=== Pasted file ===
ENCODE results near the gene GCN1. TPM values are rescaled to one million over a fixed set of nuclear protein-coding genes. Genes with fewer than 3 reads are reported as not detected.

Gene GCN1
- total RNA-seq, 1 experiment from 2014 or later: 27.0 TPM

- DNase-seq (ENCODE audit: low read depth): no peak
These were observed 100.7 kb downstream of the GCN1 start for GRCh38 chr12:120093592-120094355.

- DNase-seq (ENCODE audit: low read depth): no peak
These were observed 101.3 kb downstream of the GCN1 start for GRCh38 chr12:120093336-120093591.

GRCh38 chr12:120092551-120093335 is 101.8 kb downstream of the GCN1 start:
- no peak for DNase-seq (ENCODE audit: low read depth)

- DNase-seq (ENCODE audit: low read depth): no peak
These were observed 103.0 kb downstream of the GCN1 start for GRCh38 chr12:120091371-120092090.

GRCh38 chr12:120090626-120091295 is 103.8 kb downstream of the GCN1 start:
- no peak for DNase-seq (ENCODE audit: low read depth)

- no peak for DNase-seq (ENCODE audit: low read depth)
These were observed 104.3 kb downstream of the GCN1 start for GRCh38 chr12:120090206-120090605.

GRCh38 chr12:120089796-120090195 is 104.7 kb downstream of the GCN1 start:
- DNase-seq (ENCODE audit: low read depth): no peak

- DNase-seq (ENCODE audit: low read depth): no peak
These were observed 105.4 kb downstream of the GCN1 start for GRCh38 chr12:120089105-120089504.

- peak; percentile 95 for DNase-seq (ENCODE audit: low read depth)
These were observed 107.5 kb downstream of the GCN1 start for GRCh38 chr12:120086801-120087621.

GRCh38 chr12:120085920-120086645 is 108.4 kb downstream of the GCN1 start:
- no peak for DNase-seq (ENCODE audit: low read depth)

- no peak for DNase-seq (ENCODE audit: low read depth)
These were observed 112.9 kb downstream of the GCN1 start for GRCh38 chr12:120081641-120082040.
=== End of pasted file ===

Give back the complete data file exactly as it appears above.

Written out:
ENCODE results near the gene GCN1. TPM values are rescaled to one million over a fixed set of nuclear protein-coding genes. Genes with fewer than 3 reads are reported as not detected.

Gene GCN1
- total RNA-seq, 1 experiment from 2014 or later: 27.0 TPM

- DNase-seq (ENCODE audit: low read depth): no peak
These were observed 100.7 kb downstream of the GCN1 start for GRCh38 chr12:120093592-120094355.

- DNase-seq (ENCODE audit: low read depth): no peak
These were observed 101.3 kb downstream of the GCN1 start for GRCh38 chr12:120093336-120093591.

GRCh38 chr12:120092551-120093335 is 101.8 kb downstream of the GCN1 start:
- no peak for DNase-seq (ENCODE audit: low read depth)

- DNase-seq (ENCODE audit: low read depth): no peak
These were observed 103.0 kb downstream of the GCN1 start for GRCh38 chr12:120091371-120092090.

GRCh38 chr12:120090626-120091295 is 103.8 kb downstream of the GCN1 start:
- no peak for DNase-seq (ENCODE audit: low read depth)

- no peak for DNase-seq (ENCODE audit: low read depth)
These were observed 104.3 kb downstream of the GCN1 start for GRCh38 chr12:120090206-120090605.

GRCh38 chr12:120089796-120090195 is 104.7 kb downstream of the GCN1 start:
- DNase-seq (ENCODE audit: low read depth): no peak

- DNase-seq (ENCODE audit: low read depth): no peak
These were observed 105.4 kb downstream of the GCN1 start for GRCh38 chr12:120089105-120089504.

- peak; percentile 95 for DNase-seq (ENCODE audit: low read depth)
These were observed 107.5 kb downstream of the GCN1 start for GRCh38 chr12:120086801-120087621.

GRCh38 chr12:120085920-120086645 is 108.4 kb downstream of the GCN1 start:
- no peak for DNase-seq (ENCODE audit: low read depth)

- no peak for DNase-seq (ENCODE audit: low read depth)
These were observed 112.9 kb downstream of the GCN1 start for GRCh38 chr12:120081641-120082040.